By editorial board • 

Renewed prevention steps in order as RSV patients fill beds

For the first time in months, a “masks required” proviso accompanied an event announcement.

Call it hasty or overly-cautious, or call it a sign of the times.

It’s different, of course, thfroman the state-mandated mask requirements of 2020-21, which, while reviled in some quarters, were necessary steps for public safety, and a step beyond the “masks encouraged” or “optional” signs that stand as reminders that the pandemic is not behind us. And it could be we return to a mandate, or at least the widespread practice of wearing masks in public.

That may very well be a good idea, considering the spike reportedly just down the pike.

“Now that we’re beyond COVID” is a common refrain, yet one we might want to, well, refrain from using.

Meanwhile, a better common refrain is: “How are you feeling this morning?”

For parents, this may be the most important question they can ask their kids this season.

Health concerns are rising in general consciousness, or they should, as multiple threats increase from flu, respiratory syncytial virus (RSV), and, of course, COVID.

As reported in our Nov. 29 edition, “As a crisis in pediatric hospital beds worsens, Oregon health officials are asking people to wear masks, keep their children home when sick, and stay home themselves when sick.”

Health officials across the Pacific Northwest are warning people to be especially cautious this holiday season in the face of COVID-19, the flu and RSV.

An increase in severe respiratory infections this season is putting pressure on Oregon’s already-strained hospitals as the holidays approach. But health officials say people can take simple steps to avoid exposure — and the need for an emergency department visit — as they gather for celebrations.

After RSV hospitalizations of children younger than 5 tripled in early November, Governor Kate Brown declared a public health emergency directive to provide support and flexibility to hospitals to staff beds for children.

RSV is a common respiratory virus, usually seasonal and mild, but it can pose particular risk to infants and toddlers younger than 2, children with underlying diseases, and older adults. It spreads through droplets from coughing and sneezing, and from touching contaminated surfaces.

“We want people to remember the holidays as a festive time of family, friends, food and fun events, not because of a severe case of RSV or other respiratory virus,” said Dr. Dana Hargunani, a pediatrician and Oregon Health Authority’s chief medical officer. “Common-sense vigilance this season can help keep you and your loved ones safe and out of the hospital.”

According to OHA data as of Wednesday, the RSV hospitalization rate for children nearly quadrupled between Oct. 29 and Nov. 5, from 2.2 to 8.7 per 100,000 population. The rate dropped slightly by Nov. 12, to 5.7 per 100,000, but that was still double what it was two weeks earlier.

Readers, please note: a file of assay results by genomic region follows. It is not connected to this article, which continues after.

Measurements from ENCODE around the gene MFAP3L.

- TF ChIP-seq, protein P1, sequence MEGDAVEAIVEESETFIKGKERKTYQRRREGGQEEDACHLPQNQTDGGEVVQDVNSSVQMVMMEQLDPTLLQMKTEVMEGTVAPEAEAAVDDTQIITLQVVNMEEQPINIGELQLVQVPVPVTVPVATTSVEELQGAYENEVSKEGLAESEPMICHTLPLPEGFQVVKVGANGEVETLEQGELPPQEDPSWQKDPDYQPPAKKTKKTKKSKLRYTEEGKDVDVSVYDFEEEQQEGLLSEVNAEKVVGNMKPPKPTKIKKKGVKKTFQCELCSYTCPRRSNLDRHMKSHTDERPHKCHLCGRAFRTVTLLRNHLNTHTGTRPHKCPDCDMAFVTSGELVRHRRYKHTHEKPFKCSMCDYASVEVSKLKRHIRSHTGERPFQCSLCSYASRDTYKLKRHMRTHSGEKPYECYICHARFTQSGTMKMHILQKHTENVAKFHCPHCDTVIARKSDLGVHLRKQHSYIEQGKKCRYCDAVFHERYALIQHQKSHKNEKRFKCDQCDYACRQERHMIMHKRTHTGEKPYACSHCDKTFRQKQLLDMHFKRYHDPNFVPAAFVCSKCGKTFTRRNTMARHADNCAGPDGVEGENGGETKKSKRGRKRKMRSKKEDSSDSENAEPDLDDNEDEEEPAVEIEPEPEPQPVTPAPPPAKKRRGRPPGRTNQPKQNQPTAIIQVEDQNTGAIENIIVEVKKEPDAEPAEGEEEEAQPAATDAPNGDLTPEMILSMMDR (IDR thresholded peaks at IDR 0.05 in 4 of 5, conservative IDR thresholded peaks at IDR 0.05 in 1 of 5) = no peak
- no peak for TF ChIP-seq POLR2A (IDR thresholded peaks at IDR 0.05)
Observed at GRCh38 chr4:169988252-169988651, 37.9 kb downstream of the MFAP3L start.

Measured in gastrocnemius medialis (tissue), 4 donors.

OHA offers the following tips for staying healthy and avoiding an unnecessary hospital visit during the holidays:

1. Get a flu shot and stay up to date on COVID-19 vaccinations, including new bivalent boosters.

2. There is no vaccine or treatment for RSV, but people can protect themselves by covering coughs and sneezes, cleaning high-touch surfaces, and regularly washing their hands with soap and water or using hand sanitizer.

3. Consider wearing a mask during indoor holiday gatherings and events. Anyone at risk for getting severely ill from RSV — young children and older adults — should consider wearing a mask when indoors with people who are not in their household.

4. Because children younger than 2 are too young to safely wear a mask, parents and caregivers should consider asking those around them to wear a mask.

Other facts to consider: Oregon has been sending some children to Idaho, for lack of beds in this state. OHSU has run out of beds, and is implementing crisis standards of care. The situation at all hospitals is worsened by lack of staff, with most facilities in the middle of a staffing crisis, resulting in more patients assigned per nurse — never a good prescription.

It goes beyond kids at severe RSV risk. What happens when all the beds are full? What about the needs of children treated for cancer, or when there’s a crash that leaves children badly injured?

It should be stressed that people experiencing mild symptoms of RSV should stay home from work or school, and avoid holiday gatherings and events, and rehydrate.

“Over the holidays, it is especially important that we maintain the vigilance that served us so well during the COVID-19 pandemic,” Hargunani said. “Get vaccinated, avoid large gatherings and wear a mask in crowded indoor places. Doing so will help us all have a happy and positively memorable holiday season.”

Mask wearing should be at the very least be something the public considers again as we work as a community to stay well and help others do the same. Get used to seeing more and more people masking up.

Brown’s RSV emergency announcement felt buried in the last rush before the election season. No one votes for getting sick nor experiencing spread of disease, but you could say of complicated pandemic that, rather than being “over,” is now in mid-terms.

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